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Thursday, April 19, 2007

Not shocked. The Second Circuit has held that workers who performed search, rescue and cleanup services at the World Trade Center after the terrorist attacks cannot sue government officials who issued reassuring and knowingly false statements about the air quality in lower Manhattan. In affirming the dismissal of the action, the Second Circuit held that the defendants actions did not shock its conscience even if the defendants acted with deliberate indiference. "When agency officials decide how to reconcile competing governmental obligations in the face of a disaster, only an intent to cause harm arbitrarily can shock the conscience in a way that justifies constitutional liability." Too bad for the poor workers, I guess. (For the record, the panel was Chief Judge Jacobs and Judges Sack and Raggi.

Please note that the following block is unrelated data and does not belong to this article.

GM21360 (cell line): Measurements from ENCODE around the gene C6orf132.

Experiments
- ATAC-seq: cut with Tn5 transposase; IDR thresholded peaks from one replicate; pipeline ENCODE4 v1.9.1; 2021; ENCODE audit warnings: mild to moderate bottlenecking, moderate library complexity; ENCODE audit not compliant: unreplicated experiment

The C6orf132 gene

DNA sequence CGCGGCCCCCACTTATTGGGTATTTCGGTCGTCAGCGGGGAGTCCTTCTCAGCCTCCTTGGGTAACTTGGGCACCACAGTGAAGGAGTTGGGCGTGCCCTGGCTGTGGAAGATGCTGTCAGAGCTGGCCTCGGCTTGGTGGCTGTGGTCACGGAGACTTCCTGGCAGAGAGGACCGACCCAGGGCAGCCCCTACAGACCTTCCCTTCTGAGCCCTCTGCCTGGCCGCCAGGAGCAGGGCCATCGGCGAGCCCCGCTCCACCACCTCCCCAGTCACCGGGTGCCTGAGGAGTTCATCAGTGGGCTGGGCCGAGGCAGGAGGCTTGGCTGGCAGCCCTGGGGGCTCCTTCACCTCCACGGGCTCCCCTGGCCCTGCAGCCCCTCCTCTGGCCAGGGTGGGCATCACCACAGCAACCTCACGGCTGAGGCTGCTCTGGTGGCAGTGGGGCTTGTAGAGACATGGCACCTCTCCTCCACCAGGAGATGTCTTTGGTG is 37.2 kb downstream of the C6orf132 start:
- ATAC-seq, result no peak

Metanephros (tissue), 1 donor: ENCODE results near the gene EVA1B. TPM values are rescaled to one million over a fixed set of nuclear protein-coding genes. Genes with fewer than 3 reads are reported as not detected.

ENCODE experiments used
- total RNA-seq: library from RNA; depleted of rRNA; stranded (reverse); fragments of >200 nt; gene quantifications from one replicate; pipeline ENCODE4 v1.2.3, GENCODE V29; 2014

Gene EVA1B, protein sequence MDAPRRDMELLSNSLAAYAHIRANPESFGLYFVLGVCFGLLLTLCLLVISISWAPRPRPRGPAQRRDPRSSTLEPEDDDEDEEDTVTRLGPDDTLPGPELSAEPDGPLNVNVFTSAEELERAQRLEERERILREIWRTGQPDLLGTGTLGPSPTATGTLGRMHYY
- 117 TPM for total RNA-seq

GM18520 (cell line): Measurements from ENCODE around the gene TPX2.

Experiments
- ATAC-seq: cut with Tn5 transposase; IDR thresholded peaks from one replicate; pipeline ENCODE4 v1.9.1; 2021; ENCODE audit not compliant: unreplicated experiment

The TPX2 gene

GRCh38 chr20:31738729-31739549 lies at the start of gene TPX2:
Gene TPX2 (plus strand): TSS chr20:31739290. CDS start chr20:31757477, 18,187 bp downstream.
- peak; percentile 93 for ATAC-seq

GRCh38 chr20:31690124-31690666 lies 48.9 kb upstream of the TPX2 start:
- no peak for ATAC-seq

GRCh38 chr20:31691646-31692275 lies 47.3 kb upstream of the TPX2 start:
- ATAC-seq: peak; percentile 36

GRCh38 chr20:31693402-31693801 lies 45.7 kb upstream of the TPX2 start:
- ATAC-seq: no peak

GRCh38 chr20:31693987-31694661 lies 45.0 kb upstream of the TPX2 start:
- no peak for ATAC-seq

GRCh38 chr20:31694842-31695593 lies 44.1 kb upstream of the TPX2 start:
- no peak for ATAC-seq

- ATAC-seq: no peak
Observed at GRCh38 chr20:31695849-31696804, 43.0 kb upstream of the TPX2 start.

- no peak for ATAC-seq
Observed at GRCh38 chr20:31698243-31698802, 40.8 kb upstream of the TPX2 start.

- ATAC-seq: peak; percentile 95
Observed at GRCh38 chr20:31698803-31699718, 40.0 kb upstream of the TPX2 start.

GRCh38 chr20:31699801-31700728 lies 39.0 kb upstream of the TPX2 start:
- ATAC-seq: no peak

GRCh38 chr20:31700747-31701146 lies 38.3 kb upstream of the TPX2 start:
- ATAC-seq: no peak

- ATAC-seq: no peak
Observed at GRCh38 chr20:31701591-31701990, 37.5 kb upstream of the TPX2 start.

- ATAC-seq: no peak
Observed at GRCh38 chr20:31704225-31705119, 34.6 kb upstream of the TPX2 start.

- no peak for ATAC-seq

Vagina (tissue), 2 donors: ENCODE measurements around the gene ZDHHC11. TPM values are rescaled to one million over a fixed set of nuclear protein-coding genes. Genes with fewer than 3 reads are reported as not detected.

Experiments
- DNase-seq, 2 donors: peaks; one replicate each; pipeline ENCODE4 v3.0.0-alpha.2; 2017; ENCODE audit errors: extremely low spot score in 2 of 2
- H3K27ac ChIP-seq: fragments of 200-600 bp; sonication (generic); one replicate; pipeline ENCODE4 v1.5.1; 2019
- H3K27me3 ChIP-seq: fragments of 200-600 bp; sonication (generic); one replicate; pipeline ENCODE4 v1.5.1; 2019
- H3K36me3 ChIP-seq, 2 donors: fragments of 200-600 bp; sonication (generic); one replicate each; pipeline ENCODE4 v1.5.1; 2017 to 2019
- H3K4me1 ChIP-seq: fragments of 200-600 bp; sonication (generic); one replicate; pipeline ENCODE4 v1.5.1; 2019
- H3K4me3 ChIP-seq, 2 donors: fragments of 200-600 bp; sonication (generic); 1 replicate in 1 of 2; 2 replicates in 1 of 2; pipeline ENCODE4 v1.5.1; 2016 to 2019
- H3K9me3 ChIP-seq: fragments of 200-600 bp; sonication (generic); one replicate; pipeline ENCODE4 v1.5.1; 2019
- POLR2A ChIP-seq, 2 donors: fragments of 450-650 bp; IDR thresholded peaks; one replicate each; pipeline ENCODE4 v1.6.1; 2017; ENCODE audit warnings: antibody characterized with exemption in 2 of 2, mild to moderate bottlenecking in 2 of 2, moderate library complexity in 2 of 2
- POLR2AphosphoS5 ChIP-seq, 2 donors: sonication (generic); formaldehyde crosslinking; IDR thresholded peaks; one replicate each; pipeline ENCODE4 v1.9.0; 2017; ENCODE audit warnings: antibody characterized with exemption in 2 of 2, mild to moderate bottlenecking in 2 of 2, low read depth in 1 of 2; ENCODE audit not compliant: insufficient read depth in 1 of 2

The decision in Lombardi v. Whitman can be found here.

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